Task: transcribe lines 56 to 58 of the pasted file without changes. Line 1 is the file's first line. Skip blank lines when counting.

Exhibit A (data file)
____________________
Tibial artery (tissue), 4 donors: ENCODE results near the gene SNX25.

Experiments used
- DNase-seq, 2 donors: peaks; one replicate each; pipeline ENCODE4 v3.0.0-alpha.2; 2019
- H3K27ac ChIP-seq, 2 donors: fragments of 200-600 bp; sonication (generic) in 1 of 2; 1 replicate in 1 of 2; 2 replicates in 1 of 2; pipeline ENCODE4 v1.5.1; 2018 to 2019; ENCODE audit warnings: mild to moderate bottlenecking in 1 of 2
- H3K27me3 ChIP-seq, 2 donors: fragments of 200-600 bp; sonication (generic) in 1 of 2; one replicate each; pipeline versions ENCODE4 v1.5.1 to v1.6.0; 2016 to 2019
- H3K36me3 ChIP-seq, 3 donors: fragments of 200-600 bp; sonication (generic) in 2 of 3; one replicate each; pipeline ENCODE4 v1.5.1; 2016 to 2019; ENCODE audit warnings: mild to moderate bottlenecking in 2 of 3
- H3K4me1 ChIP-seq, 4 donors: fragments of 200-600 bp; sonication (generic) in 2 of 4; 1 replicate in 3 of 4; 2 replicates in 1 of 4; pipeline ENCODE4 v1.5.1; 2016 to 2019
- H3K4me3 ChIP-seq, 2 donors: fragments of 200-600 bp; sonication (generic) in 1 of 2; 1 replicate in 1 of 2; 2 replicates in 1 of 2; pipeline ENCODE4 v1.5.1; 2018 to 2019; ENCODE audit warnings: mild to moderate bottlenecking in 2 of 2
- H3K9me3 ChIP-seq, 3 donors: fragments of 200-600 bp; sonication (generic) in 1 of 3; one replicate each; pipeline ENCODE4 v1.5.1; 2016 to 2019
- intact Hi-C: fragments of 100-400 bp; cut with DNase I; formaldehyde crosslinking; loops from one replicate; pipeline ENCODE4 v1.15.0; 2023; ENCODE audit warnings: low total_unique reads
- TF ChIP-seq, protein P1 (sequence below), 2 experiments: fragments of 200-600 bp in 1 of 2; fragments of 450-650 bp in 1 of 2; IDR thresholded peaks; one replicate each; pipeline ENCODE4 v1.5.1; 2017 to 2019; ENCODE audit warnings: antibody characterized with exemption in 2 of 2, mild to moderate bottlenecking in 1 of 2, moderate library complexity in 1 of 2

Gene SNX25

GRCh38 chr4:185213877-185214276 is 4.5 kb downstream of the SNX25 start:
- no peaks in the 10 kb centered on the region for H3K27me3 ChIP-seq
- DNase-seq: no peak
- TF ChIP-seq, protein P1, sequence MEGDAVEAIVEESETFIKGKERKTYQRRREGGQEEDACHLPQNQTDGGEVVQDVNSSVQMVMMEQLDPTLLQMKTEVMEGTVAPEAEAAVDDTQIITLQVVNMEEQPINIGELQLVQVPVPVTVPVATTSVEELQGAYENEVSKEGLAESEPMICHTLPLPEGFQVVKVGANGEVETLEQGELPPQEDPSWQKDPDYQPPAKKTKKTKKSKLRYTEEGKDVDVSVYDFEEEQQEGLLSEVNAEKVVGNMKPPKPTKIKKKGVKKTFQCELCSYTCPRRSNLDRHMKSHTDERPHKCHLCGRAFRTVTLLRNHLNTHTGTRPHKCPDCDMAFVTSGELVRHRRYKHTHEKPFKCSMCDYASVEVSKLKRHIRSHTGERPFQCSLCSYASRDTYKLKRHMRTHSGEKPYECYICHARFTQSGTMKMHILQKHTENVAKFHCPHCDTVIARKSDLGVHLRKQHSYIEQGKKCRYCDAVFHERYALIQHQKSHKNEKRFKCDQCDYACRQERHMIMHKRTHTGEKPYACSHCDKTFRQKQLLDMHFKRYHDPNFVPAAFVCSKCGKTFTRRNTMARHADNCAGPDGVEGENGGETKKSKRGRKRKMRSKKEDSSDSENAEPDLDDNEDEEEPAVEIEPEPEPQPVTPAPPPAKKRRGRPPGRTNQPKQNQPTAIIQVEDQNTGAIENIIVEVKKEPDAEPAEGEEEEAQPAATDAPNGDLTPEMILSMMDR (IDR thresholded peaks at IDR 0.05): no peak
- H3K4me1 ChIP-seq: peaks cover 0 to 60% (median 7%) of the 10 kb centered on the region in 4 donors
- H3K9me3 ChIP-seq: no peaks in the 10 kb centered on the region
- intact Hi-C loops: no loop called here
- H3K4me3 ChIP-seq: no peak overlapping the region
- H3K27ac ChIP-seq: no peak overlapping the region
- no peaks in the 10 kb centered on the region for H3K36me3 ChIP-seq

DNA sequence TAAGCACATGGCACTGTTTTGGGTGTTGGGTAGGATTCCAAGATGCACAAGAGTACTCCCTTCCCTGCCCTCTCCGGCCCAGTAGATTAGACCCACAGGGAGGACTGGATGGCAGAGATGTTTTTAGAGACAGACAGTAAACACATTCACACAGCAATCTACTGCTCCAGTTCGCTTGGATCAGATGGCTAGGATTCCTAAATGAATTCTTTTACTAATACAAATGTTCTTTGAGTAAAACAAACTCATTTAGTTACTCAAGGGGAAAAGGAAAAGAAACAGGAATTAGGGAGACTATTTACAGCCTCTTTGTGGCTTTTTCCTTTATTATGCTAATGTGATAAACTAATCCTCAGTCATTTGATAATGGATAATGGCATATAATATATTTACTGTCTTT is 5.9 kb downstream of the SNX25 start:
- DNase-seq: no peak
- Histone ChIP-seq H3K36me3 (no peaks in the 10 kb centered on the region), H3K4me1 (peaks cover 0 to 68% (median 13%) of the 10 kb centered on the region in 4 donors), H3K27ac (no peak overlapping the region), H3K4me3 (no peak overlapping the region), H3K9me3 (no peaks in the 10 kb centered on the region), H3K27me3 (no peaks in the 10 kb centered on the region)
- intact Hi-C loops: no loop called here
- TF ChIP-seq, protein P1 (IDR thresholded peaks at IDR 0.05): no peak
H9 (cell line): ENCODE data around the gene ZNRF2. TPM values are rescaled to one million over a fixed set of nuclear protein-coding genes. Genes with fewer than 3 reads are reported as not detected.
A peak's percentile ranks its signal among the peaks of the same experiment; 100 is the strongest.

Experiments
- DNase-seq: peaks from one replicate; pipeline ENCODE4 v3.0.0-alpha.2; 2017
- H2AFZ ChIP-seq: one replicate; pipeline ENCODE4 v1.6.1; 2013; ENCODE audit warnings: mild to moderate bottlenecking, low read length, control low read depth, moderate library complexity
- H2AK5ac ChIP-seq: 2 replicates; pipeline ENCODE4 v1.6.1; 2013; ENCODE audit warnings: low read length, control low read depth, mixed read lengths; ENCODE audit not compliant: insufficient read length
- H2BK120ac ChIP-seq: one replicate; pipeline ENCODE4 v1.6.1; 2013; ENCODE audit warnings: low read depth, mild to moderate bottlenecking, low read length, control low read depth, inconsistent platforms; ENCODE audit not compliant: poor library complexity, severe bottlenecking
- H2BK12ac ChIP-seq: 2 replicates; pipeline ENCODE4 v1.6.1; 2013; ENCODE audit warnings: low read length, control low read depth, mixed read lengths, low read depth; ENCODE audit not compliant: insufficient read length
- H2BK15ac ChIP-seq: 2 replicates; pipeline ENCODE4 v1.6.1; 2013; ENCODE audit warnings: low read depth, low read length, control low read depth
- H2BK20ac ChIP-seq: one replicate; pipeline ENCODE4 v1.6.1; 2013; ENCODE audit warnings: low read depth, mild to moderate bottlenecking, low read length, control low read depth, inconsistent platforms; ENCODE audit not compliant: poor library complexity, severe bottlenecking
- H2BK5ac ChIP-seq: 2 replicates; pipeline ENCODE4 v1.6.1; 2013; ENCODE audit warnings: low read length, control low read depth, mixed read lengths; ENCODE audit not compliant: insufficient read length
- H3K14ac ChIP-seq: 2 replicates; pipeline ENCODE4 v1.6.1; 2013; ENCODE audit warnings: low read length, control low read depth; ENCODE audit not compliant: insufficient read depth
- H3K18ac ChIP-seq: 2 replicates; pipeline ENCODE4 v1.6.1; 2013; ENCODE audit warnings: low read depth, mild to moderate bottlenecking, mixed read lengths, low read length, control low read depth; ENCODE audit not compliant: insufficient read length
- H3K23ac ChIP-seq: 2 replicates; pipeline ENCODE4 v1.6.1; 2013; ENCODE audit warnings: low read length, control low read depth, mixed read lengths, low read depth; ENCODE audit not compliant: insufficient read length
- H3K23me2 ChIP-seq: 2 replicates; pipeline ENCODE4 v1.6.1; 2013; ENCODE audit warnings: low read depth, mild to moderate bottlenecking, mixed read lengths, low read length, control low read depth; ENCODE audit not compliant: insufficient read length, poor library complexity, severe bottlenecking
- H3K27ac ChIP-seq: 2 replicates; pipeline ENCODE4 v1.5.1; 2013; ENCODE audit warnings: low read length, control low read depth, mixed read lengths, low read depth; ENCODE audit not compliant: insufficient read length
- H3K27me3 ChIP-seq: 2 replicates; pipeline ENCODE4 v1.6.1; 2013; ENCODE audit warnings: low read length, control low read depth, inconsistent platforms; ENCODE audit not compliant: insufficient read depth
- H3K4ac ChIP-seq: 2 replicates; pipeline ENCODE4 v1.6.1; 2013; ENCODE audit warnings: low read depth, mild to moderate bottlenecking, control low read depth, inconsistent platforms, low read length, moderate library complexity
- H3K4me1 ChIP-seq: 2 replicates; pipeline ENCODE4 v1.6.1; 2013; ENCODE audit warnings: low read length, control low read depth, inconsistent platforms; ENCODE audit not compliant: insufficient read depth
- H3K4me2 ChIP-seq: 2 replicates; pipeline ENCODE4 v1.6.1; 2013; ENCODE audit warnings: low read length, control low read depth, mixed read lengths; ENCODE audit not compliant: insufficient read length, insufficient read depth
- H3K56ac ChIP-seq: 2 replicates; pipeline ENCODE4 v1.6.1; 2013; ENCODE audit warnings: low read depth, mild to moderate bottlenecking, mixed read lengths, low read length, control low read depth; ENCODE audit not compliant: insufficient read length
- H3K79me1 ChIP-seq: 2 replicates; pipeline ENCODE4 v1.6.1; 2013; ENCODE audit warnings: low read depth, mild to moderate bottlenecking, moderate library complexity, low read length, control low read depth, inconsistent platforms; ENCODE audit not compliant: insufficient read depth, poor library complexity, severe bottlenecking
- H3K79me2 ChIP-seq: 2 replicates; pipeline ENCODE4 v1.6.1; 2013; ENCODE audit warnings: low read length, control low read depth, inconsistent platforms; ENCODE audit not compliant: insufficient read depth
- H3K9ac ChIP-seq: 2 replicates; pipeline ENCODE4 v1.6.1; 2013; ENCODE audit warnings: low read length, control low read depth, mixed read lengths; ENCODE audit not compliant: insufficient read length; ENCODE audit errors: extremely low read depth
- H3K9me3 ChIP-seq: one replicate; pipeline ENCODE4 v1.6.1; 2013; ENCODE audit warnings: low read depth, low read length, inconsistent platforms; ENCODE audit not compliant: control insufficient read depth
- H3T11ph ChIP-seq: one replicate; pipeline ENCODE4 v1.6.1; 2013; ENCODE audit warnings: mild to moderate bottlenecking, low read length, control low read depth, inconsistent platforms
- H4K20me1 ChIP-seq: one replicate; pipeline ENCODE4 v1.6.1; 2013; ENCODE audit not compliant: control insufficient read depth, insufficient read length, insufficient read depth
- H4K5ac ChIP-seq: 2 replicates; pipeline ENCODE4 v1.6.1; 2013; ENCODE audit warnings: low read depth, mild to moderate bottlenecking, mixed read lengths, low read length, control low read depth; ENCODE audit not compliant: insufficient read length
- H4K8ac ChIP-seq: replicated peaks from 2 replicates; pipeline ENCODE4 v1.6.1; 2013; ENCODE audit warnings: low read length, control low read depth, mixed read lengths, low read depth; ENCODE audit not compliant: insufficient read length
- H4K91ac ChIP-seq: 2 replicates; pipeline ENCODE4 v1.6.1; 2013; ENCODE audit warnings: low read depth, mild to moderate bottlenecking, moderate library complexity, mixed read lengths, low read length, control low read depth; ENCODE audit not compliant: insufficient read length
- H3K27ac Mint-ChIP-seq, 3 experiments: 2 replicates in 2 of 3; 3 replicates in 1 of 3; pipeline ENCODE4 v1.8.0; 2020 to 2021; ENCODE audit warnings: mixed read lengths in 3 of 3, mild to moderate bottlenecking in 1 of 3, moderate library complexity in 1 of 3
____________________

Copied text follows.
- H4K8ac ChIP-seq: replicated peaks from 2 replicates; pipeline ENCODE4 v1.6.1; 2013; ENCODE audit warnings: low read length, control low read depth, mixed read lengths, low read depth; ENCODE audit not compliant: insufficient read length
- H4K91ac ChIP-seq: 2 replicates; pipeline ENCODE4 v1.6.1; 2013; ENCODE audit warnings: low read depth, mild to moderate bottlenecking, moderate library complexity, mixed read lengths, low read length, control low read depth; ENCODE audit not compliant: insufficient read length
- H3K27ac Mint-ChIP-seq, 3 experiments: 2 replicates in 2 of 3; 3 replicates in 1 of 3; pipeline ENCODE4 v1.8.0; 2020 to 2021; ENCODE audit warnings: mixed read lengths in 3 of 3, mild to moderate bottlenecking in 1 of 3, moderate library complexity in 1 of 3